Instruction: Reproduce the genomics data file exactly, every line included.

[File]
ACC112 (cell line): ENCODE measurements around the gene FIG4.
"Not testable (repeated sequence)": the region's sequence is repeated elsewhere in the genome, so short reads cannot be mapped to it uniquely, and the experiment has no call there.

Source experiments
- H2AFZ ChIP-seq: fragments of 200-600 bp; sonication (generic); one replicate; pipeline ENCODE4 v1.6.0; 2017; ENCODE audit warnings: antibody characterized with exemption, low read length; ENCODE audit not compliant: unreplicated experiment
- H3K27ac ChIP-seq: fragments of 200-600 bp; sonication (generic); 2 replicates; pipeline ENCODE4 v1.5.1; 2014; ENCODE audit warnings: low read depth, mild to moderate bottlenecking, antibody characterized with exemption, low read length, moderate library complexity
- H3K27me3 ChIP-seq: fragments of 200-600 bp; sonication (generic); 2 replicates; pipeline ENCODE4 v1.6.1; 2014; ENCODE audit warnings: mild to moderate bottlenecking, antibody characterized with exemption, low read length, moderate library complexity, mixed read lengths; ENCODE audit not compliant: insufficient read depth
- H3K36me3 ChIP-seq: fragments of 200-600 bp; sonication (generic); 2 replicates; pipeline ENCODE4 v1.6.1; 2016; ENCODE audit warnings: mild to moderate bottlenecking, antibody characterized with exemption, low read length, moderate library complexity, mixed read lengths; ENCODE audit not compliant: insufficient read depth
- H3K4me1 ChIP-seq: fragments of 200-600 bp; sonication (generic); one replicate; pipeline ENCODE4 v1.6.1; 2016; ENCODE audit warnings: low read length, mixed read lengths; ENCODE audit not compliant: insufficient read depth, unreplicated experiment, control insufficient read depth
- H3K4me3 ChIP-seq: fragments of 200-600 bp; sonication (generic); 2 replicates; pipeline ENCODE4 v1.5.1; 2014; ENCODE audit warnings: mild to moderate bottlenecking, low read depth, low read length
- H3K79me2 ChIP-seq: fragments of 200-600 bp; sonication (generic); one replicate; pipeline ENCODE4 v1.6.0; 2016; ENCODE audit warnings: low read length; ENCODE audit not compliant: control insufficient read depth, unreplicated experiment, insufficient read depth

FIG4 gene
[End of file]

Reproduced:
ACC112 (cell line): ENCODE measurements around the gene FIG4.
"Not testable (repeated sequence)": the region's sequence is repeated elsewhere in the genome, so short reads cannot be mapped to it uniquely, and the experiment has no call there.

Source experiments
- H2AFZ ChIP-seq: fragments of 200-600 bp; sonication (generic); one replicate; pipeline ENCODE4 v1.6.0; 2017; ENCODE audit warnings: antibody characterized with exemption, low read length; ENCODE audit not compliant: unreplicated experiment
- H3K27ac ChIP-seq: fragments of 200-600 bp; sonication (generic); 2 replicates; pipeline ENCODE4 v1.5.1; 2014; ENCODE audit warnings: low read depth, mild to moderate bottlenecking, antibody characterized with exemption, low read length, moderate library complexity
- H3K27me3 ChIP-seq: fragments of 200-600 bp; sonication (generic); 2 replicates; pipeline ENCODE4 v1.6.1; 2014; ENCODE audit warnings: mild to moderate bottlenecking, antibody characterized with exemption, low read length, moderate library complexity, mixed read lengths; ENCODE audit not compliant: insufficient read depth
- H3K36me3 ChIP-seq: fragments of 200-600 bp; sonication (generic); 2 replicates; pipeline ENCODE4 v1.6.1; 2016; ENCODE audit warnings: mild to moderate bottlenecking, antibody characterized with exemption, low read length, moderate library complexity, mixed read lengths; ENCODE audit not compliant: insufficient read depth
- H3K4me1 ChIP-seq: fragments of 200-600 bp; sonication (generic); one replicate; pipeline ENCODE4 v1.6.1; 2016; ENCODE audit warnings: low read length, mixed read lengths; ENCODE audit not compliant: insufficient read depth, unreplicated experiment, control insufficient read depth
- H3K4me3 ChIP-seq: fragments of 200-600 bp; sonication (generic); 2 replicates; pipeline ENCODE4 v1.5.1; 2014; ENCODE audit warnings: mild to moderate bottlenecking, low read depth, low read length
- H3K79me2 ChIP-seq: fragments of 200-600 bp; sonication (generic); one replicate; pipeline ENCODE4 v1.6.0; 2016; ENCODE audit warnings: low read length; ENCODE audit not compliant: control insufficient read depth, unreplicated experiment, insufficient read depth

FIG4 gene